Remembering all those passwords got you down? Do you use the same password for all your accounts? This practice can be a bit risky to say the least. What if someone found out that one password? The damage could be widespread. No worries mate the British are here to help. Newcastle University researches, Dr Jeff Yan, a computer science lecturer, and PhD student Paul Dunphy have developed emerging Draw a Secret(DAS)for drawing rather than typing your pass code. To even use DAS pass codes you would need something that allows you to interface using a stylus. Devices such as tabletsor Smartphoneswould allow for this type of interface. This DAS type of security measure would be difficult, if not impossible, to hack or reproduce.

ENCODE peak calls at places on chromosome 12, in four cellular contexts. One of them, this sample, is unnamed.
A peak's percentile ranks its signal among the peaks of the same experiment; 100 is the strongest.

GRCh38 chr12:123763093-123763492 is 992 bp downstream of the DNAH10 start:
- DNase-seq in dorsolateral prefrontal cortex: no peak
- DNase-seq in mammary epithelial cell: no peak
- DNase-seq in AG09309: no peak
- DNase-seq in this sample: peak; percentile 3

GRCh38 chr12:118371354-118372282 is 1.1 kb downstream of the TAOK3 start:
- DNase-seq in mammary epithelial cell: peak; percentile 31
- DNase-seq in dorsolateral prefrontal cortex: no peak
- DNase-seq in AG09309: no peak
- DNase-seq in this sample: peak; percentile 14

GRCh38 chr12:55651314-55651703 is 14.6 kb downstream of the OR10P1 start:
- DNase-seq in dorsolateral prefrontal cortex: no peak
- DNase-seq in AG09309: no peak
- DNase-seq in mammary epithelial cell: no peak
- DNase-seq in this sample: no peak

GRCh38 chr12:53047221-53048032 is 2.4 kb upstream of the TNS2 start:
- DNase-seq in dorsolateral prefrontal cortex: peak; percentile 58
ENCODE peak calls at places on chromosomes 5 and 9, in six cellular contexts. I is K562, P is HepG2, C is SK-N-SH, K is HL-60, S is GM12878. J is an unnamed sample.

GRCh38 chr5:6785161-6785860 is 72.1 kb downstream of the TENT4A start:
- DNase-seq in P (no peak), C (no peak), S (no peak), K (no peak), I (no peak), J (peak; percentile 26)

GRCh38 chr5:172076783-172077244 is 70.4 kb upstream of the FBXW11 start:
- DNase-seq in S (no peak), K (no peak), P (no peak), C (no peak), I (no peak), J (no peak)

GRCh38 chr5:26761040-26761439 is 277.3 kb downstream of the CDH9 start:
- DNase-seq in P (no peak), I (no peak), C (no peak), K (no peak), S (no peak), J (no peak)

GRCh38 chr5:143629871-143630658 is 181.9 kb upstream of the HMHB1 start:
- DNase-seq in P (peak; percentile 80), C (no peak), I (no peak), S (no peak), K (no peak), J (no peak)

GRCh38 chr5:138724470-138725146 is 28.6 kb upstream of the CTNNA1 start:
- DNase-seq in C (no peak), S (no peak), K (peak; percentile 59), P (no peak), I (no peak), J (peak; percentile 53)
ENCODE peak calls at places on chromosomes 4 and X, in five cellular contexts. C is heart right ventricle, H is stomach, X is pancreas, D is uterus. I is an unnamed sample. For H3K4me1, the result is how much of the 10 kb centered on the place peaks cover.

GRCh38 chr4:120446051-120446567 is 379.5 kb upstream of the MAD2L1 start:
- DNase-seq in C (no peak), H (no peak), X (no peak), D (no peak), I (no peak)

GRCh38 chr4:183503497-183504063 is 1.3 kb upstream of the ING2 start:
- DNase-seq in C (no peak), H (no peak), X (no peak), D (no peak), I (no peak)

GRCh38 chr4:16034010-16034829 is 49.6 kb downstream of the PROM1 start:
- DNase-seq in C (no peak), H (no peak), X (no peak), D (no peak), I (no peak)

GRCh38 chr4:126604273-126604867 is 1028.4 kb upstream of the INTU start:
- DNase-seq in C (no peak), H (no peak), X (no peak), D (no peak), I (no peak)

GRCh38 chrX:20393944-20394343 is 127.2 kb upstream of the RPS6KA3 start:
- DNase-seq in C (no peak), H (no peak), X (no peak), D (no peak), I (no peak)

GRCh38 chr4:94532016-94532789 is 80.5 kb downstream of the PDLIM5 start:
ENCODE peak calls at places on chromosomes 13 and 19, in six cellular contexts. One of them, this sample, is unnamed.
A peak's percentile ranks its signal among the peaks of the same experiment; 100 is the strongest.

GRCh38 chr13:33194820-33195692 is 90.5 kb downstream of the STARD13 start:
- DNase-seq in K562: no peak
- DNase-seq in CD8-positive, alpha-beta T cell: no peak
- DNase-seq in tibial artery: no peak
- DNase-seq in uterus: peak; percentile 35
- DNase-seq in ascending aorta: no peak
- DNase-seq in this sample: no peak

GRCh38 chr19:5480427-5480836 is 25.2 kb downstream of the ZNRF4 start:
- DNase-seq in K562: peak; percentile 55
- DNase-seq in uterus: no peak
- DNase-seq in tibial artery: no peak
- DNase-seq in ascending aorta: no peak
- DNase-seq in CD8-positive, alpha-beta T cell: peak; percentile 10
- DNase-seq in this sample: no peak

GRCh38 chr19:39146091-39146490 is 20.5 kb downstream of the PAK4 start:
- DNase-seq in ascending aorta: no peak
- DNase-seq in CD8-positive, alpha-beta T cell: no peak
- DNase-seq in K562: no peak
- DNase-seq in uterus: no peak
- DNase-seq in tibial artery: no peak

DAS apparently has failed to take off due to the difficulty of remembering where you started your pass-drawing when you assigned it. So in the enduring spirit of trail and error, they’ve added a background image(BDAS). In hopes that this will enable you to remember where to start that scribble you foolishly made your pass code. This direction makes sense, drawings are potentially easier to memorize. However, making a drawing that is complicated enough to be effective and that you can consistently reproduce is a challenge in and of itself. Plus, how many more ways will we give ourselves to enable our memory to go soft? Although, if you’re an illustrator this is most likely right up your ally.
Tuesday, October 30, 2007